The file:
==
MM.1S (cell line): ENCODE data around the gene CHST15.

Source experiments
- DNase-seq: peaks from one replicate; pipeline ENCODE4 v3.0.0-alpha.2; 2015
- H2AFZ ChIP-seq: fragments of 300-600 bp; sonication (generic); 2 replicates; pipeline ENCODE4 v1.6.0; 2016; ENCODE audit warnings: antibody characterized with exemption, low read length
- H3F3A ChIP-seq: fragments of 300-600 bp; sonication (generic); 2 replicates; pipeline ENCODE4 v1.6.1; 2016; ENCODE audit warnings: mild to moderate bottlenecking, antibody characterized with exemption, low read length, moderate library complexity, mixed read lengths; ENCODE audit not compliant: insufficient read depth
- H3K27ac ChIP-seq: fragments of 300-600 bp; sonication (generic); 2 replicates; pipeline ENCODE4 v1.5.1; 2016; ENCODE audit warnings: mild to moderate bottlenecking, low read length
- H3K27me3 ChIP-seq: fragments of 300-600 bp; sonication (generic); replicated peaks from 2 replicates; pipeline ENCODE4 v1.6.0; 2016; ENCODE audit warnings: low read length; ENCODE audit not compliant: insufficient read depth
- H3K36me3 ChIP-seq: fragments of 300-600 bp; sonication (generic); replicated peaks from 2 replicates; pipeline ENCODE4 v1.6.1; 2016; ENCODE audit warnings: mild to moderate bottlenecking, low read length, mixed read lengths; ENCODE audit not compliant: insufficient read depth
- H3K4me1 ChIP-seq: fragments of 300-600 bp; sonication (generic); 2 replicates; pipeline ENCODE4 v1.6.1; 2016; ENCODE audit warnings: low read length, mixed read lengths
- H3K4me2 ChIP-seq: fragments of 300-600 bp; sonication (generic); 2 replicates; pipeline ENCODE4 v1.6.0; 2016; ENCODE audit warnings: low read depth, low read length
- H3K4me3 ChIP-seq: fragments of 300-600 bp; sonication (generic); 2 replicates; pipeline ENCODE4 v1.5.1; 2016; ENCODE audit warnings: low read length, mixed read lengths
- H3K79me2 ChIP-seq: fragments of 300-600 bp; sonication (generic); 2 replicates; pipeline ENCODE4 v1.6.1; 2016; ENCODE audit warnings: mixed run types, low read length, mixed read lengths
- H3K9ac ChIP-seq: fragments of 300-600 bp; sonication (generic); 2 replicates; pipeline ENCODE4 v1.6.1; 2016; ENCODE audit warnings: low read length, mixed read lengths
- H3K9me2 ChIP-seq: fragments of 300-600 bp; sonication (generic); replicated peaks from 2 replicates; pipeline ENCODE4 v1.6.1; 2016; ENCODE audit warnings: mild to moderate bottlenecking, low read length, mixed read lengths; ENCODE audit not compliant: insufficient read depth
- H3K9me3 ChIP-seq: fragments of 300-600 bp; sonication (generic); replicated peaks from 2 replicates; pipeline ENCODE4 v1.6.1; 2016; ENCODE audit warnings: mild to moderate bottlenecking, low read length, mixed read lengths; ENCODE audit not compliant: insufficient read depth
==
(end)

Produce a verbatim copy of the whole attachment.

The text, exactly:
MM.1S (cell line): ENCODE data around the gene CHST15.

Source experiments
- DNase-seq: peaks from one replicate; pipeline ENCODE4 v3.0.0-alpha.2; 2015
- H2AFZ ChIP-seq: fragments of 300-600 bp; sonication (generic); 2 replicates; pipeline ENCODE4 v1.6.0; 2016; ENCODE audit warnings: antibody characterized with exemption, low read length
- H3F3A ChIP-seq: fragments of 300-600 bp; sonication (generic); 2 replicates; pipeline ENCODE4 v1.6.1; 2016; ENCODE audit warnings: mild to moderate bottlenecking, antibody characterized with exemption, low read length, moderate library complexity, mixed read lengths; ENCODE audit not compliant: insufficient read depth
- H3K27ac ChIP-seq: fragments of 300-600 bp; sonication (generic); 2 replicates; pipeline ENCODE4 v1.5.1; 2016; ENCODE audit warnings: mild to moderate bottlenecking, low read length
- H3K27me3 ChIP-seq: fragments of 300-600 bp; sonication (generic); replicated peaks from 2 replicates; pipeline ENCODE4 v1.6.0; 2016; ENCODE audit warnings: low read length; ENCODE audit not compliant: insufficient read depth
- H3K36me3 ChIP-seq: fragments of 300-600 bp; sonication (generic); replicated peaks from 2 replicates; pipeline ENCODE4 v1.6.1; 2016; ENCODE audit warnings: mild to moderate bottlenecking, low read length, mixed read lengths; ENCODE audit not compliant: insufficient read depth
- H3K4me1 ChIP-seq: fragments of 300-600 bp; sonication (generic); 2 replicates; pipeline ENCODE4 v1.6.1; 2016; ENCODE audit warnings: low read length, mixed read lengths
- H3K4me2 ChIP-seq: fragments of 300-600 bp; sonication (generic); 2 replicates; pipeline ENCODE4 v1.6.0; 2016; ENCODE audit warnings: low read depth, low read length
- H3K4me3 ChIP-seq: fragments of 300-600 bp; sonication (generic); 2 replicates; pipeline ENCODE4 v1.5.1; 2016; ENCODE audit warnings: low read length, mixed read lengths
- H3K79me2 ChIP-seq: fragments of 300-600 bp; sonication (generic); 2 replicates; pipeline ENCODE4 v1.6.1; 2016; ENCODE audit warnings: mixed run types, low read length, mixed read lengths
- H3K9ac ChIP-seq: fragments of 300-600 bp; sonication (generic); 2 replicates; pipeline ENCODE4 v1.6.1; 2016; ENCODE audit warnings: low read length, mixed read lengths
- H3K9me2 ChIP-seq: fragments of 300-600 bp; sonication (generic); replicated peaks from 2 replicates; pipeline ENCODE4 v1.6.1; 2016; ENCODE audit warnings: mild to moderate bottlenecking, low read length, mixed read lengths; ENCODE audit not compliant: insufficient read depth
- H3K9me3 ChIP-seq: fragments of 300-600 bp; sonication (generic); replicated peaks from 2 replicates; pipeline ENCODE4 v1.6.1; 2016; ENCODE audit warnings: mild to moderate bottlenecking, low read length, mixed read lengths; ENCODE audit not compliant: insufficient read depth